How to reverse PCOS with low carb
Polycystic ovary syndrome (PCOS) is common, affecting up to 10% of women of childbearing age. Beyond menstrual problems and other physical symptoms, it’s a leading cause of infertility.1
Fortunately, there’s an effective lifestyle treatment available.
Here are the most common symptoms of PCOS:
Cause and treatment
PCOS is much more common in women with excess weight, type 2 diabetes, previous gestational diabetes and other results of insulin resistance and excess insulin. This also includes hypertension and cholesterol abnormalities.3 Many believe that PCOS is caused directly by insulin resistance and high insulin levels, like the other problems listed above.
It is well known that lifestyle changes resulting in weight loss can improve PCOS symptoms, and so can the type 2 diabetes drug Metformin.4
Given the strong connection to excess weight, high insulin levels and other metabolic problems, a low-carb diet is ideal for reversing PCOS. The low-carb diet is the only treatment that consistently and reliably lowers insulin levels and reverses the metabolic issues that include PCOS. Therefore, a low-carb diet should be the core of any effective treatment for PCOS.
Indeed, the limited available science shows great promise:
- One small 2005 study followed 11 women with PCOS as they went on a ketogenic low-carb diet for six months. The 5 women who completed the study greatly improved their weight, hormonal status and perceived amount of body hair. Two of them became pregnant despite previous infertility problems.5
- A 2013 study shows that even a very modest reduction in carbohydrates (from 55 to 41 percent of energy) can result in significant improvements in weight, hormones and risk factors for women with PCOS.6
- Finally, a 2017 review of relevant studies finds that low-carbohydrate diets tend to “reduce circulating insulin levels, improve hormonal imbalance and resume ovulation to improve pregnancy rates”.7
Beyond the scientific evidence cited above, the clinical experience of doctors using it strongly support low carb as an effective treatment for PCOS.
Reversing PCOS and getting pregnant
There are lots of stories of women reversing their PCOS symptoms and even suddenly getting pregnant after going low carb. It can sometimes feel like a miracle. Although of course, it’s not that kind of miracle, so getting pregnant still requires a partner, even on low carb.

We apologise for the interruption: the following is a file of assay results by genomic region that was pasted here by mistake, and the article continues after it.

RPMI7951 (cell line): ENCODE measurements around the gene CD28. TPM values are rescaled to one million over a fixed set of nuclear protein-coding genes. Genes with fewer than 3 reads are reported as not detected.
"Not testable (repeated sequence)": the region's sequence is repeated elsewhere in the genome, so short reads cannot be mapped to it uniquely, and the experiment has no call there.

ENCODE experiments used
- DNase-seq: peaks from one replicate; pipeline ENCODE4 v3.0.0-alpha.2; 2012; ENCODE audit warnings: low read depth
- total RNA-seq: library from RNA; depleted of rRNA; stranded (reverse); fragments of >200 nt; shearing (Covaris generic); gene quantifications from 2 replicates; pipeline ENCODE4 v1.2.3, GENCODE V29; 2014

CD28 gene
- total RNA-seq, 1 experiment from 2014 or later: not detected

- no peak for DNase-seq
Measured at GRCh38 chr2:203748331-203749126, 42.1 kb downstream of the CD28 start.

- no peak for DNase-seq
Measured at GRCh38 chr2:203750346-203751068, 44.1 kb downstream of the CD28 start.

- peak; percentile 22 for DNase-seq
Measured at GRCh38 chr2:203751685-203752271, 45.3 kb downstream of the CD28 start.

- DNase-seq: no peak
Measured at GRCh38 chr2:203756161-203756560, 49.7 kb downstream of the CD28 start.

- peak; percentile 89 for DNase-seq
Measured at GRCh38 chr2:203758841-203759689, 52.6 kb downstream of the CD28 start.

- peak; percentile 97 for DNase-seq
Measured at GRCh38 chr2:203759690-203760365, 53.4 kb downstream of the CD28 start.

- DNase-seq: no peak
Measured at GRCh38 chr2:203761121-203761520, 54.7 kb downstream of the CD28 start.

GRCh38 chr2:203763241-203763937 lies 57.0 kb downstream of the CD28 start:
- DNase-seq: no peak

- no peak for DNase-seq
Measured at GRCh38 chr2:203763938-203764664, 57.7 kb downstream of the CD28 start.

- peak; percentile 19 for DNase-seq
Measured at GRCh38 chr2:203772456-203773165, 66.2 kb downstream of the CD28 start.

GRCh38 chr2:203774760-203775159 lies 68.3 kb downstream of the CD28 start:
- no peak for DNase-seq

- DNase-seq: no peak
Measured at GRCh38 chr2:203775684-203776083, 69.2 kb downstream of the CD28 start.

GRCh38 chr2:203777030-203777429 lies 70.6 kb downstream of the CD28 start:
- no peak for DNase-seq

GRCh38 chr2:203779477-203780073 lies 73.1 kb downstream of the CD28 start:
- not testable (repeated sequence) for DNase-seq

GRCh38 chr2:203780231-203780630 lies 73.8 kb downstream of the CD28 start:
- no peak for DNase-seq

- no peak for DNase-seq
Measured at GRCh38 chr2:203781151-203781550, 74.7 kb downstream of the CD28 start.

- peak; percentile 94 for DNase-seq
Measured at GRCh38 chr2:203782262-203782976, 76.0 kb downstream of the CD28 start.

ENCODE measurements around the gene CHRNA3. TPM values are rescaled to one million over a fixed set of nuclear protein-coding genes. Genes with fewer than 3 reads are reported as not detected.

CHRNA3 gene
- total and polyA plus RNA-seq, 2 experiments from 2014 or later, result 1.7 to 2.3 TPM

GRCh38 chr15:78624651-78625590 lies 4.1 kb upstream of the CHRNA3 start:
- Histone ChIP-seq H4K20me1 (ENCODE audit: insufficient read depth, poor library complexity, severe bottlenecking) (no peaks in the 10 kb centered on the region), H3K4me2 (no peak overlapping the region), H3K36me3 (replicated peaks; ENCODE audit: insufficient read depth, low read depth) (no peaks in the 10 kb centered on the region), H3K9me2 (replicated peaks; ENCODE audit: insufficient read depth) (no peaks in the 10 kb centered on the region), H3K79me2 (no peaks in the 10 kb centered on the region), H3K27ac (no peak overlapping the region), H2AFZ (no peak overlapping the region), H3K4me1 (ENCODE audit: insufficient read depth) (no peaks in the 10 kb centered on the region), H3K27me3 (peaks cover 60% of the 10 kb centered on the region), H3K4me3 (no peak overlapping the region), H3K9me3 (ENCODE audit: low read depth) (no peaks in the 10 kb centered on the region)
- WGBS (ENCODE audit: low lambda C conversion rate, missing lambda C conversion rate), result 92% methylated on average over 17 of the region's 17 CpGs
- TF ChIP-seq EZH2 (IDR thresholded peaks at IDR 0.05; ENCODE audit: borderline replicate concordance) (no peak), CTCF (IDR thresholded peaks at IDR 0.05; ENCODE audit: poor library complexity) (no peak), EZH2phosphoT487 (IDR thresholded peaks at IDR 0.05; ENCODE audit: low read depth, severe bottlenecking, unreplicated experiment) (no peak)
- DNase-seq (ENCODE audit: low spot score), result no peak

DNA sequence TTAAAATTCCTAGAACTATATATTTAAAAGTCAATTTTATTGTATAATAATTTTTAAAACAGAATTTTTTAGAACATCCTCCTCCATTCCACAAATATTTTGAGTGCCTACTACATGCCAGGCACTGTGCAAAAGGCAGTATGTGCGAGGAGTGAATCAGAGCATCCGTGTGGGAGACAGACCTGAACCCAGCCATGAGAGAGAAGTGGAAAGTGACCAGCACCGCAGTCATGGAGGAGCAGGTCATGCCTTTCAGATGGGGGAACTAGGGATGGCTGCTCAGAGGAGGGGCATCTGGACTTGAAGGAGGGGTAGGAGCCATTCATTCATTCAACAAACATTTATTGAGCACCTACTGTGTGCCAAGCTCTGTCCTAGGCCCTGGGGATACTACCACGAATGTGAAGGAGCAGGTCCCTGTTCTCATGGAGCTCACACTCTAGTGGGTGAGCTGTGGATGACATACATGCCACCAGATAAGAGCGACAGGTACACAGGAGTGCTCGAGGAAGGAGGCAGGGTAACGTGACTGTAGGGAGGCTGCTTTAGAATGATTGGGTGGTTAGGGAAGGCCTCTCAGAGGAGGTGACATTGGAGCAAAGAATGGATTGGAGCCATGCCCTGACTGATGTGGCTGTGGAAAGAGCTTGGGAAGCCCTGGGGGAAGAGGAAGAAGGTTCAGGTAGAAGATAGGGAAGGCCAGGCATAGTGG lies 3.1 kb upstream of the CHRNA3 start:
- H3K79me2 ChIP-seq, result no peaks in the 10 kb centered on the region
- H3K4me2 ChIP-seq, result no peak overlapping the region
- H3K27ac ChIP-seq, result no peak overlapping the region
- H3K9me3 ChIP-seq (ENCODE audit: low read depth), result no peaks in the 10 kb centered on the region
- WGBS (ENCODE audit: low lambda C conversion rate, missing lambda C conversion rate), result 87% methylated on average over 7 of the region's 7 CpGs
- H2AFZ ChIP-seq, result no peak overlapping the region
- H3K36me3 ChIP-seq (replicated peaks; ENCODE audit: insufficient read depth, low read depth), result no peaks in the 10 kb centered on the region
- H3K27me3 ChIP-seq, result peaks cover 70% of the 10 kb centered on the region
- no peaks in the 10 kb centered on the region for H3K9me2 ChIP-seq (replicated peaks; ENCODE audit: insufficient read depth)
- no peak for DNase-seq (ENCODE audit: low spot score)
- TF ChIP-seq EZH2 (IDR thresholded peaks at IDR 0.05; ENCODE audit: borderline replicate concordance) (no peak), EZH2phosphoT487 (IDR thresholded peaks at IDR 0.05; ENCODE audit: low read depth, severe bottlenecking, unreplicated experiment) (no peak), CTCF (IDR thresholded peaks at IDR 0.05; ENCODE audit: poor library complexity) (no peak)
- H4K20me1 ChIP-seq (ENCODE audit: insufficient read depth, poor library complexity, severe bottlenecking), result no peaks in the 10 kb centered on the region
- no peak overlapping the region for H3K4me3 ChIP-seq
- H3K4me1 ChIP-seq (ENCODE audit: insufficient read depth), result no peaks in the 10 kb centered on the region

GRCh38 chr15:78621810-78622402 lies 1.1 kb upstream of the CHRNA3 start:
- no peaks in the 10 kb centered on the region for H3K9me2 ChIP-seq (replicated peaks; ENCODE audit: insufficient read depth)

This is simply biology. Low carb can lower insulin and reverse insulin resistance in PCOS, helping to balance the hormonal system. This enables ovulation and a normal menstrual cycle, while reducing or eliminating other symptoms.
Here are some brave women who have shared their stories:
Here’s a longer post on the topic:
Many health care professionals have also found carbohydrate restriction incredibly effective for helping people with PCOS reverse their disease and get pregnant. This includes Australian dietitians.
Dr. Fox found that compared to only using drugs, adding a low-carb diet for PCOS patients increased the chance of pregnancy from 45 to over 90 percent! This saves many people from needing in vitro fertilization, a very expensive option that still sometimes fails, instead getting pregnant in a safe and inexpensive way.
Here are two interviews with Dr. Fox:
- In the first one he discusses the benefits of low-carb diets (ideally below 20 grams of carbs per day) in PCOS.
- The second one is about how avoiding stressors – like frequent and intense exercise – can make it easier to get pregnant.
Dr. Michael Fox can be contacted at the Jacksonville Center for Reproductive Medicine.
More benefits of low carb
Why should you consider eating fewer carbs? There are many potential benefits, at all ages (although there’s hardly ever a reason for healthy kids to do a strict low-carb diet).
Here are some of the main benefits, and how to adapt a low-carb diet for your specific needs, to maximize the positive effects on your health.
The four most common benefits
More common benefits
Possible, less certain benefits
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The reason is excess male hormones, connected to the PCOS problem. These hormones may also result in a deepening of the voice and in the longer term male-pattern baldness. ↩
These cholesterol abnormalities are called metabolic dyslipidemia and include high triglycerides and low levels of HDL, the “good” cholesterol. ↩
These two publications are both from the same study:
- Clinical Endocrinology 2013: Favourable metabolic effects of a eucaloric lower-carbohydrate diet in women with PCOS
- Metabolism 2014: Effects of a eucaloric reduced-carbohydrate diet on body composition and fat distribution in women with PCOS